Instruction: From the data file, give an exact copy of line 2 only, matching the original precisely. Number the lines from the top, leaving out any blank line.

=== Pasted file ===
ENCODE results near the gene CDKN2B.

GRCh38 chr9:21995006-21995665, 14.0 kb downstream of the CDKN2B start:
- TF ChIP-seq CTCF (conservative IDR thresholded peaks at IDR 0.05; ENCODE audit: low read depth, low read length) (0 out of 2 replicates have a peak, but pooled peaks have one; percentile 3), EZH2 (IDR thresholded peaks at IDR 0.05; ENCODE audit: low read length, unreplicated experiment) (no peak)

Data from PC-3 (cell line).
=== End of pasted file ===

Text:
GRCh38 chr9:21995006-21995665, 14.0 kb downstream of the CDKN2B start: